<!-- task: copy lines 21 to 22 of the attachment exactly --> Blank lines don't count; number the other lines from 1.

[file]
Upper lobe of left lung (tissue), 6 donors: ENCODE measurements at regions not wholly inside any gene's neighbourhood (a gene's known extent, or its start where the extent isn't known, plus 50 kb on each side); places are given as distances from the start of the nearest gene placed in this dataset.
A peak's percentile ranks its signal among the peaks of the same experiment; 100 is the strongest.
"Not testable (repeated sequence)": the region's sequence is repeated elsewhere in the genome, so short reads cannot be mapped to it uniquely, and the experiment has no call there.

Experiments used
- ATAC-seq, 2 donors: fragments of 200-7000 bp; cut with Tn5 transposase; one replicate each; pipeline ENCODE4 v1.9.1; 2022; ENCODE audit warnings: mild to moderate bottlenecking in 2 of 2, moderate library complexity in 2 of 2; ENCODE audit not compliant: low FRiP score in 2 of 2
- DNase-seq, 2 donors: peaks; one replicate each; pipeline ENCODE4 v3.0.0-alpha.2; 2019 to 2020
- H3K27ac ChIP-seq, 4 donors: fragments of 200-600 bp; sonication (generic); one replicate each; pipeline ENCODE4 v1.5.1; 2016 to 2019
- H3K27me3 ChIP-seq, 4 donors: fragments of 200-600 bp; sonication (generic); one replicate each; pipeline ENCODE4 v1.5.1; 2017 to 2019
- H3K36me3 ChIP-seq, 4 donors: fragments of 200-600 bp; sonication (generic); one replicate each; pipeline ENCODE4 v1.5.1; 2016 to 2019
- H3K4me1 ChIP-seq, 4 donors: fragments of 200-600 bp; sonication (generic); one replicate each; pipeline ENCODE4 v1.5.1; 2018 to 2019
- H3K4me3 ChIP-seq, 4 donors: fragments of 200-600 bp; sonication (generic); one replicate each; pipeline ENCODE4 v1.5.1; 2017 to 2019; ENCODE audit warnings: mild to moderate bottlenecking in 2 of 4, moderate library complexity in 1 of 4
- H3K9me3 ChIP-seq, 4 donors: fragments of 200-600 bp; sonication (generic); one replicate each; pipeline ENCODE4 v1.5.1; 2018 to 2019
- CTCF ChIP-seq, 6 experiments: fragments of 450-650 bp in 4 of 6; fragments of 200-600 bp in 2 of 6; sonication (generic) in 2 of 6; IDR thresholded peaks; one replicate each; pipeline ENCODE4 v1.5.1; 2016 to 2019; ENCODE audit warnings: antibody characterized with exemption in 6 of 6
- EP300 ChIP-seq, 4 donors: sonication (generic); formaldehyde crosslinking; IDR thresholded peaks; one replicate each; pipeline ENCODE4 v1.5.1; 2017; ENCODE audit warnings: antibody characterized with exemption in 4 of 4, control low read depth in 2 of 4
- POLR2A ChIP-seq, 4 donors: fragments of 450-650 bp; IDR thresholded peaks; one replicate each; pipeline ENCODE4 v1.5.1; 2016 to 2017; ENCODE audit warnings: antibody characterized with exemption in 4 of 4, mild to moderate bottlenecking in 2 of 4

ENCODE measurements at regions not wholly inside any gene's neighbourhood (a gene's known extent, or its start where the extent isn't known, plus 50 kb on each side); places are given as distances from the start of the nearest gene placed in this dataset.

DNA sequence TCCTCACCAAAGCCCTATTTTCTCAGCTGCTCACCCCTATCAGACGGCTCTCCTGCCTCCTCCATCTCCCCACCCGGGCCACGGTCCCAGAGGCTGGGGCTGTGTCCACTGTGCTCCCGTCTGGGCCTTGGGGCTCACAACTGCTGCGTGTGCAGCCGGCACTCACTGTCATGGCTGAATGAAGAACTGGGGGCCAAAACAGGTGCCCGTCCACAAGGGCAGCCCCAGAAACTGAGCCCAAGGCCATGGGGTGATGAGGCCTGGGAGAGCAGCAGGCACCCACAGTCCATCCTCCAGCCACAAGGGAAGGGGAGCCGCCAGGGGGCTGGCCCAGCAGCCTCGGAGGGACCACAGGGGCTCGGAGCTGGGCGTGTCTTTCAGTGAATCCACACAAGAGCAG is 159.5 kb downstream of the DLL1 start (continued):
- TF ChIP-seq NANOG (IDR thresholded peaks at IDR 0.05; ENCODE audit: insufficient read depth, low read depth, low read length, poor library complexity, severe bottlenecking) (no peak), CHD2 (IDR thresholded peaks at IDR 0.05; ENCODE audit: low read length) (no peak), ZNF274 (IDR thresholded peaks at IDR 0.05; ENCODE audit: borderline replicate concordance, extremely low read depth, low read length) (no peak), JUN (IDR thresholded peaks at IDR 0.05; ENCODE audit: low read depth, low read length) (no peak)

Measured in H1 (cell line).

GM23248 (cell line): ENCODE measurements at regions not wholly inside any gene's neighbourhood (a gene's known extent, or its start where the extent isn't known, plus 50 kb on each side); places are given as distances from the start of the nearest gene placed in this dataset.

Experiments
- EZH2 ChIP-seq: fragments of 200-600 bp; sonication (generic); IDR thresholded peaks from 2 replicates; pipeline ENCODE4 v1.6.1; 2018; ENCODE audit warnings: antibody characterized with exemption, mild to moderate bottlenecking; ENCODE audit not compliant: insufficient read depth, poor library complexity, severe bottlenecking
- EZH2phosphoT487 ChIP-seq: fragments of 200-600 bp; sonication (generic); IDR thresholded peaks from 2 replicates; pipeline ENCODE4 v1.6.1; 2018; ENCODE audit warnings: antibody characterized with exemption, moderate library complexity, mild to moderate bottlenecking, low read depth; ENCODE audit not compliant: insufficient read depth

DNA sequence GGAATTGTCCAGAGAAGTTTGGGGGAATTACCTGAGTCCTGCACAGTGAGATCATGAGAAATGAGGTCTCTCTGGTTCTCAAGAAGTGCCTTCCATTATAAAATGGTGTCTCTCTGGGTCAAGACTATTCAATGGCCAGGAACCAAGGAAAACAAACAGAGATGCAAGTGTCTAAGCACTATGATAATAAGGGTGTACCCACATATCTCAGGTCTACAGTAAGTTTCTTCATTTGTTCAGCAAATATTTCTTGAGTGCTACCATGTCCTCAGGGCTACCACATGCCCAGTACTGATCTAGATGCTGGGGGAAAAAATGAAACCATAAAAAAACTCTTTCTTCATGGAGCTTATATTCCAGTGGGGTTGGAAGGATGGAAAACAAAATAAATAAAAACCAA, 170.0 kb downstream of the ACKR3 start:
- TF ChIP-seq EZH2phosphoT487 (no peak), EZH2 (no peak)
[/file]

Experiments
- EZH2 ChIP-seq: fragments of 200-600 bp; sonication (generic); IDR thresholded peaks from 2 replicates; pipeline ENCODE4 v1.6.1; 2018; ENCODE audit warnings: antibody characterized with exemption, mild to moderate bottlenecking; ENCODE audit not compliant: insufficient read depth, poor library complexity, severe bottlenecking